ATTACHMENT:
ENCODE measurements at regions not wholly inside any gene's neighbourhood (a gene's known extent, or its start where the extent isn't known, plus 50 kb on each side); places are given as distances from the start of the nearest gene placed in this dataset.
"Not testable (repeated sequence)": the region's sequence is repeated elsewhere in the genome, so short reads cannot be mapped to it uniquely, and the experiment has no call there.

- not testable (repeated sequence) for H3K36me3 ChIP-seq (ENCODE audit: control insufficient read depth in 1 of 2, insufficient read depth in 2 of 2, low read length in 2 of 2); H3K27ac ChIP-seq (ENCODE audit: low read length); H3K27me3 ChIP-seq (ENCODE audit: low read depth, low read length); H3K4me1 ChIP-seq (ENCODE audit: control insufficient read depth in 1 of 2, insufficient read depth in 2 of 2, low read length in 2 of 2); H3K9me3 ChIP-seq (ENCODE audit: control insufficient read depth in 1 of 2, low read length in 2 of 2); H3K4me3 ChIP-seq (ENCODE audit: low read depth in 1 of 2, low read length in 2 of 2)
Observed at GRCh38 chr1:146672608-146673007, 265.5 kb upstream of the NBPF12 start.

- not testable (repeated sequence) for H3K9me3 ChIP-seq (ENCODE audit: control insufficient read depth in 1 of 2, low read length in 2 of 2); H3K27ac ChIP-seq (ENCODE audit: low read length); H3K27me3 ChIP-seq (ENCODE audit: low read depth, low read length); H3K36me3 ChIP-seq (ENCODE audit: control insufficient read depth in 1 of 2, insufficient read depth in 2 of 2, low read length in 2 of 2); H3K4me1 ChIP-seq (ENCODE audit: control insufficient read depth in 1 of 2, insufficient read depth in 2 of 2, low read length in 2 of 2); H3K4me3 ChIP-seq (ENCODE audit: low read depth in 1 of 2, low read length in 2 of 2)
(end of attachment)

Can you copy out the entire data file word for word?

ENCODE measurements at regions not wholly inside any gene's neighbourhood (a gene's known extent, or its start where the extent isn't known, plus 50 kb on each side); places are given as distances from the start of the nearest gene placed in this dataset.
"Not testable (repeated sequence)": the region's sequence is repeated elsewhere in the genome, so short reads cannot be mapped to it uniquely, and the experiment has no call there.

- not testable (repeated sequence) for H3K36me3 ChIP-seq (ENCODE audit: control insufficient read depth in 1 of 2, insufficient read depth in 2 of 2, low read length in 2 of 2); H3K27ac ChIP-seq (ENCODE audit: low read length); H3K27me3 ChIP-seq (ENCODE audit: low read depth, low read length); H3K4me1 ChIP-seq (ENCODE audit: control insufficient read depth in 1 of 2, insufficient read depth in 2 of 2, low read length in 2 of 2); H3K9me3 ChIP-seq (ENCODE audit: control insufficient read depth in 1 of 2, low read length in 2 of 2); H3K4me3 ChIP-seq (ENCODE audit: low read depth in 1 of 2, low read length in 2 of 2)
Observed at GRCh38 chr1:146672608-146673007, 265.5 kb upstream of the NBPF12 start.

- not testable (repeated sequence) for H3K9me3 ChIP-seq (ENCODE audit: control insufficient read depth in 1 of 2, low read length in 2 of 2); H3K27ac ChIP-seq (ENCODE audit: low read length); H3K27me3 ChIP-seq (ENCODE audit: low read depth, low read length); H3K36me3 ChIP-seq (ENCODE audit: control insufficient read depth in 1 of 2, insufficient read depth in 2 of 2, low read length in 2 of 2); H3K4me1 ChIP-seq (ENCODE audit: control insufficient read depth in 1 of 2, insufficient read depth in 2 of 2, low read length in 2 of 2); H3K4me3 ChIP-seq (ENCODE audit: low read depth in 1 of 2, low read length in 2 of 2)